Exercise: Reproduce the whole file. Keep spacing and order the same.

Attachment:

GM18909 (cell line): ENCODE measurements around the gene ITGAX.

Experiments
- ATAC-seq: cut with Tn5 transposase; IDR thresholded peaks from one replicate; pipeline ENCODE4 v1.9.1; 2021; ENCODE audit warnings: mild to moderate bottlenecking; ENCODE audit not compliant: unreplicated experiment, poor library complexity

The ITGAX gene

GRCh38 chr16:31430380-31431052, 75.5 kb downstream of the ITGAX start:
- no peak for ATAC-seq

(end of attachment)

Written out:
GM18909 (cell line): ENCODE measurements around the gene ITGAX.

Experiments
- ATAC-seq: cut with Tn5 transposase; IDR thresholded peaks from one replicate; pipeline ENCODE4 v1.9.1; 2021; ENCODE audit warnings: mild to moderate bottlenecking; ENCODE audit not compliant: unreplicated experiment, poor library complexity

The ITGAX gene

GRCh38 chr16:31430380-31431052, 75.5 kb downstream of the ITGAX start:
- no peak for ATAC-seq